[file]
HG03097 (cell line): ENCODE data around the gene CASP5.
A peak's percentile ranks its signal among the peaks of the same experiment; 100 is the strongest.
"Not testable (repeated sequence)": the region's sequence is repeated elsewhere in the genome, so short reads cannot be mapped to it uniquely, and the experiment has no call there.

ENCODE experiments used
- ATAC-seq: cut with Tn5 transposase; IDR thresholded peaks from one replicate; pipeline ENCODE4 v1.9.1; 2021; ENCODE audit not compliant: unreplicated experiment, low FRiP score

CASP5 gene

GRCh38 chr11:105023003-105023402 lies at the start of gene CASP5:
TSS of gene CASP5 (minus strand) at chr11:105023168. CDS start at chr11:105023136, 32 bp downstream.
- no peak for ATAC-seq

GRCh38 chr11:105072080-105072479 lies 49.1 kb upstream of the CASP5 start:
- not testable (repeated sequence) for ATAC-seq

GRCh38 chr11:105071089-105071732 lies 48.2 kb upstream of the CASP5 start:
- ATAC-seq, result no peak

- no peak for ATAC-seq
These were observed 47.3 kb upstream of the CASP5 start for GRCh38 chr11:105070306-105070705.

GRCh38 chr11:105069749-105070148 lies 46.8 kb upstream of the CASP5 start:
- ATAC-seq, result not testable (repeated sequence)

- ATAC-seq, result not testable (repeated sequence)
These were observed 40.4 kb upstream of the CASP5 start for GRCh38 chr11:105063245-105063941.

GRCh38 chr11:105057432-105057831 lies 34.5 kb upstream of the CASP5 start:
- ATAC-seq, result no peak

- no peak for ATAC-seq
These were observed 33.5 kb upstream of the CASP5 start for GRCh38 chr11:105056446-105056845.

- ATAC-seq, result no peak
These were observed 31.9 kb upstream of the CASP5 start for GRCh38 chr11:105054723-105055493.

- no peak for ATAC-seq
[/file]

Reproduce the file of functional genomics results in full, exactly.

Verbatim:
HG03097 (cell line): ENCODE data around the gene CASP5.
A peak's percentile ranks its signal among the peaks of the same experiment; 100 is the strongest.
"Not testable (repeated sequence)": the region's sequence is repeated elsewhere in the genome, so short reads cannot be mapped to it uniquely, and the experiment has no call there.

ENCODE experiments used
- ATAC-seq: cut with Tn5 transposase; IDR thresholded peaks from one replicate; pipeline ENCODE4 v1.9.1; 2021; ENCODE audit not compliant: unreplicated experiment, low FRiP score

CASP5 gene

GRCh38 chr11:105023003-105023402 lies at the start of gene CASP5:
TSS of gene CASP5 (minus strand) at chr11:105023168. CDS start at chr11:105023136, 32 bp downstream.
- no peak for ATAC-seq

GRCh38 chr11:105072080-105072479 lies 49.1 kb upstream of the CASP5 start:
- not testable (repeated sequence) for ATAC-seq

GRCh38 chr11:105071089-105071732 lies 48.2 kb upstream of the CASP5 start:
- ATAC-seq, result no peak

- no peak for ATAC-seq
These were observed 47.3 kb upstream of the CASP5 start for GRCh38 chr11:105070306-105070705.

GRCh38 chr11:105069749-105070148 lies 46.8 kb upstream of the CASP5 start:
- ATAC-seq, result not testable (repeated sequence)

- ATAC-seq, result not testable (repeated sequence)
These were observed 40.4 kb upstream of the CASP5 start for GRCh38 chr11:105063245-105063941.

GRCh38 chr11:105057432-105057831 lies 34.5 kb upstream of the CASP5 start:
- ATAC-seq, result no peak

- no peak for ATAC-seq
These were observed 33.5 kb upstream of the CASP5 start for GRCh38 chr11:105056446-105056845.

- ATAC-seq, result no peak
These were observed 31.9 kb upstream of the CASP5 start for GRCh38 chr11:105054723-105055493.

- no peak for ATAC-seq